First frost will help in West Nile fight

October 28, 2002|by RICHARD BELISLE

Franklin County's first killing frost will do what man has been unable to - drive away the mosquitoes that carry the West Nile virus.

The disease has been responsible for the deaths of six Pennsylvania residents - none from Franklin or Fulton counties - and dozens of horses statewide. The dead horses include two in Franklin County that have died since September, said Nan Hanshaw-Roberts, a veterinarian in the state Department of Agriculture.

The majority of horses - about 30 - died in Lancaster County, the biggest Amish enclave in Pennsylvania.

The first horse in Franklin County died Sept. 9, Hanshaw-Roberts said. The Department of Agriculture does not release the owners' names. The second area horse that fell to the virus died Oct. 3. The 18-year-old gelding was owned by Janet Meredith of Hades Church Road.


Meredith volunteered to be interviewed.

"I want other horse owners to know what I've been through," she said.

"A lot of horses get the virus but don't show the symptoms and don't die," Hanshaw-Roberts said. "It's the same with people."

Symptoms in horses include weakness, paralysis of the back legs, inability to get up, muscle twitches and fever, she said.

Meredith said the virus affected her horse's front legs.

"It can affect them there too, but most people don't know that," she said.

The virus affects the brain and spinal cord," Hanshaw-Roberts said.

She said the incubation period runs from five to 15 days. If the disease is fatal in a horse it has a rapid progression, usually only a couple of days.

Meredith's horse was fine the last day she rode him, then died two days later, she said.

At first the veterinarian thought he had colic from eating grass that greened up following recent rains. The vet took a blood test to check for West Nile as a precaution, Meredith said.

She learned a week later the animal died of West Nile virus, she said.

Meredith had her second horse, a 5-year-old gelding, tested for the disease and said last week that the test results show he should be OK.

She had the horse vaccinated, she said.

The vaccine for West Nile virus is still new, Hanshaw-Roberts said. The U.S. Department of Agriculture is still evaluating it, so some owners don't want their horses to be vaccinated until all test results are in, she said.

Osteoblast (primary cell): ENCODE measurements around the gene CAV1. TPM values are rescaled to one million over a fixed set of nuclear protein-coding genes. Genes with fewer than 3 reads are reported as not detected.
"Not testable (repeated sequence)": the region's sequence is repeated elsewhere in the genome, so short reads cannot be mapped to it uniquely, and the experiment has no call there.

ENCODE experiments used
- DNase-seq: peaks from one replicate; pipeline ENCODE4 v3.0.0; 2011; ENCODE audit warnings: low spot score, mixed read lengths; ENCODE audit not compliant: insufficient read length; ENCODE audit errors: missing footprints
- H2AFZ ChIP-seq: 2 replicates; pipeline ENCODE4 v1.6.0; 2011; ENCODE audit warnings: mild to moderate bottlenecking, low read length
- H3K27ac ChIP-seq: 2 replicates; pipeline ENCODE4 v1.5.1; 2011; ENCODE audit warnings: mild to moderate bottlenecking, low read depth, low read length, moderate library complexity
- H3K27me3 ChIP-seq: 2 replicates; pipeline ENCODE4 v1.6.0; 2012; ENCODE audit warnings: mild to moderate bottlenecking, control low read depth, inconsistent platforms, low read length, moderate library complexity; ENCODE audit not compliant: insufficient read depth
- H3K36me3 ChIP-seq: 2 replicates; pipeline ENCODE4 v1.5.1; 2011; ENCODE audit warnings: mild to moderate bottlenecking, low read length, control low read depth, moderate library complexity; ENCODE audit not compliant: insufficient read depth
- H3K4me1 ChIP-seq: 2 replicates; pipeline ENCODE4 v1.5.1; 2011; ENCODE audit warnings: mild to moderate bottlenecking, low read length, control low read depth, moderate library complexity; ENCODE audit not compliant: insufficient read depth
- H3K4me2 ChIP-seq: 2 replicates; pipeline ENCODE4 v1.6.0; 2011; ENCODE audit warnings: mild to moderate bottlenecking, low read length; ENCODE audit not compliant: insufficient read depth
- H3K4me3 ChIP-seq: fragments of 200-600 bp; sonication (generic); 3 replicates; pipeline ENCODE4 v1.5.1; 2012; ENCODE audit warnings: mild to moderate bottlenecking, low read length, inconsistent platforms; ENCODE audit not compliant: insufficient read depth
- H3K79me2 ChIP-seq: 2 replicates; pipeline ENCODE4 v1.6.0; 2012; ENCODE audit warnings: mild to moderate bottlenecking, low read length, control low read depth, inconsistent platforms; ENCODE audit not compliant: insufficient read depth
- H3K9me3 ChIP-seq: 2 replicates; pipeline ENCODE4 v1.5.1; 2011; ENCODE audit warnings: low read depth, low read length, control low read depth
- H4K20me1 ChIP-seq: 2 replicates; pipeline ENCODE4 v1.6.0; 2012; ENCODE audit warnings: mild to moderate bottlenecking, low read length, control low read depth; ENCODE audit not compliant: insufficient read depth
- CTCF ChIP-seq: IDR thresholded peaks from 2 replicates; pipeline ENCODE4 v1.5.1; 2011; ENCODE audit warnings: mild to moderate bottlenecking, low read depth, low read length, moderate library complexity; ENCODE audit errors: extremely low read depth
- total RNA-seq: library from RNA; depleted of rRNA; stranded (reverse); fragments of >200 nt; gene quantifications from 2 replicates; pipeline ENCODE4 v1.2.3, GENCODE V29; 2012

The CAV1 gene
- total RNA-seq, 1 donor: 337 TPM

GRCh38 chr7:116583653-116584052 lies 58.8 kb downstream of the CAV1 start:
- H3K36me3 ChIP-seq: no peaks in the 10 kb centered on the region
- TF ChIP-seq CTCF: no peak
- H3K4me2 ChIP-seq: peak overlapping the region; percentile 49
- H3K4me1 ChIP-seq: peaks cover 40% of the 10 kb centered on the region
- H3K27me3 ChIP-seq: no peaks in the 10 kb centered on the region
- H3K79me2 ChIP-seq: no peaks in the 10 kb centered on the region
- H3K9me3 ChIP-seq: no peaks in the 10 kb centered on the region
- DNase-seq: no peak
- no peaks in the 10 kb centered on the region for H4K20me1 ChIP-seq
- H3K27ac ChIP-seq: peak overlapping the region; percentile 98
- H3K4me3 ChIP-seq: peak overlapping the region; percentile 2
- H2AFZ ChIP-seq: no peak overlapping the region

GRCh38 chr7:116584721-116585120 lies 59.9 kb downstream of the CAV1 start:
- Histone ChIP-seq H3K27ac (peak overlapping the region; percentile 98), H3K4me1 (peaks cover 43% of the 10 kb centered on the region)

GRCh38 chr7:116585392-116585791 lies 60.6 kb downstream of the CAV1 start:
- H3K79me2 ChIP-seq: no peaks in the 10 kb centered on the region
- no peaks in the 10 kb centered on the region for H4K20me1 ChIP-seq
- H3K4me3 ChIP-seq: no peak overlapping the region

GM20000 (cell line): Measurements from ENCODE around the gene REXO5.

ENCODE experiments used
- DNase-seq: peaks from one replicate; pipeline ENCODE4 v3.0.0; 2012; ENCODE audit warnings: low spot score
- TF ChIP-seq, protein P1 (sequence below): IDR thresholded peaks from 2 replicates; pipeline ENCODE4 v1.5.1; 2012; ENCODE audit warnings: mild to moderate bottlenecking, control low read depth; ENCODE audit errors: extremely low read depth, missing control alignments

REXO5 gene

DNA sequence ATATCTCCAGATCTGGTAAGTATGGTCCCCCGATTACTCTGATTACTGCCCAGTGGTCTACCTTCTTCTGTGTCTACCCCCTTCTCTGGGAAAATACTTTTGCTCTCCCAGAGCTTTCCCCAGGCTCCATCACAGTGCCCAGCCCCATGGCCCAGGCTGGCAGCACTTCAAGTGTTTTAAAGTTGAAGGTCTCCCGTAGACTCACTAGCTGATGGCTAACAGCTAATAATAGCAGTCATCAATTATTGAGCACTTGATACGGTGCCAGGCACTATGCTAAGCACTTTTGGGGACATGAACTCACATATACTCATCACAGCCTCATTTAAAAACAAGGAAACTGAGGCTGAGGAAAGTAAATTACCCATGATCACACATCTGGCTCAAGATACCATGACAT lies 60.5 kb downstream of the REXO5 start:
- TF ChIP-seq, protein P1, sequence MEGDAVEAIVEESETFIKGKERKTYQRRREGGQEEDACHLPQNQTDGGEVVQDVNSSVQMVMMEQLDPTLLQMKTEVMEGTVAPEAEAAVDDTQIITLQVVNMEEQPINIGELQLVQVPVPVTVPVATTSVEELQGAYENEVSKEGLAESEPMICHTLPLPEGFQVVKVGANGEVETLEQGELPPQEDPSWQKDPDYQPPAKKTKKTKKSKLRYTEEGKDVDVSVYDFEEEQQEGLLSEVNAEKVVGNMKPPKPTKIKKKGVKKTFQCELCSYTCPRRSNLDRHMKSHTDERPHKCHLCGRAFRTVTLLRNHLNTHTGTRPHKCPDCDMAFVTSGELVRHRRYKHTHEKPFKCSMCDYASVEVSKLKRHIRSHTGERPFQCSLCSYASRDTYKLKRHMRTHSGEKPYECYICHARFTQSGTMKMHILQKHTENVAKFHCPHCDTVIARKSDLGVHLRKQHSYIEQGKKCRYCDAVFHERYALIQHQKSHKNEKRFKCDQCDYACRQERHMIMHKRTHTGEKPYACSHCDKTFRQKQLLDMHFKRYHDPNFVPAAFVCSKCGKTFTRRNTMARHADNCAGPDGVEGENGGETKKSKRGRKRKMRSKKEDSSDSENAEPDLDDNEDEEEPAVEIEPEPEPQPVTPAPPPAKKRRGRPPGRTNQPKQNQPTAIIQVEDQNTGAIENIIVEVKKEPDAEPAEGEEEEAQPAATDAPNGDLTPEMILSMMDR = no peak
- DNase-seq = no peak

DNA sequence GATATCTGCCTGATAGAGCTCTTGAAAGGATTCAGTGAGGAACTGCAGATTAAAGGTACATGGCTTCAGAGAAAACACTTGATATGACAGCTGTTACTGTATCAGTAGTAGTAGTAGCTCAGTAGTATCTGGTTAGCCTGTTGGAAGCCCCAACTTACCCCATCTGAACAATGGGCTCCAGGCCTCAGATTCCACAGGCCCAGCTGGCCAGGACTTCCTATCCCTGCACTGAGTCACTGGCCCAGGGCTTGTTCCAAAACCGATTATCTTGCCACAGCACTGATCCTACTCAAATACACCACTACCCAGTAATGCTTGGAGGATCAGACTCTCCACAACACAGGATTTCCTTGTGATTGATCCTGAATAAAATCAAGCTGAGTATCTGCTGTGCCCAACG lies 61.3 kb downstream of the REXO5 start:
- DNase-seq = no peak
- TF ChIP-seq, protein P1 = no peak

She said unfounded rumors about the vaccine abound among horse owners.

"Some say that only vaccinated horses have died, but that's simply not true. They weren't fully or properly vaccinated," she said.

"We can't officially recommend the vaccine," Hanshaw-Roberts said. "It's still conditional, but sales are high across the country."

Meredith said her husband had been finding dead birds around their barn all summer, but they were ignored.

West Nile virus was first discovered in birds in the U.S. in 1999.

"Birds seem to be the early warning signs, like canaries in coal mines," Hanshaw-Roberts said.

Chickens also are a good indicator because even if they get the virus they don't get sick, she said.

"There is much more research to do on this disease because it's so new," she said.

Common house mosquitoes - the kind that transmit West Nile - hibernate in dark places over the winter, said Dan Arbegast, chief of vector management for the Pennsylvania Department of Environmental Protection. His department tracks insects and rodents that transmit disease.

The threat of the virus will end for the winter once the first big frost drives the mosquitoes into hibernation.

"The great secret of mosquito control is the winter," Arbegast said. "Snow is the great natural insecticide."

Mosquitoes lay their eggs in the spring in stagnant or still water, he said.

Residents are urged to dump containers of water, empty bird baths and clean gutters or anything where water can collect.

In 2000 the state Legislature appropriated money so each county could launch programs to control mosquitoes.

"It's made a big difference," Arbegast said. "There are only 49 human cases of West Nile in Pennsylvania. The numbers are tremendously higher in some other states. It's working."

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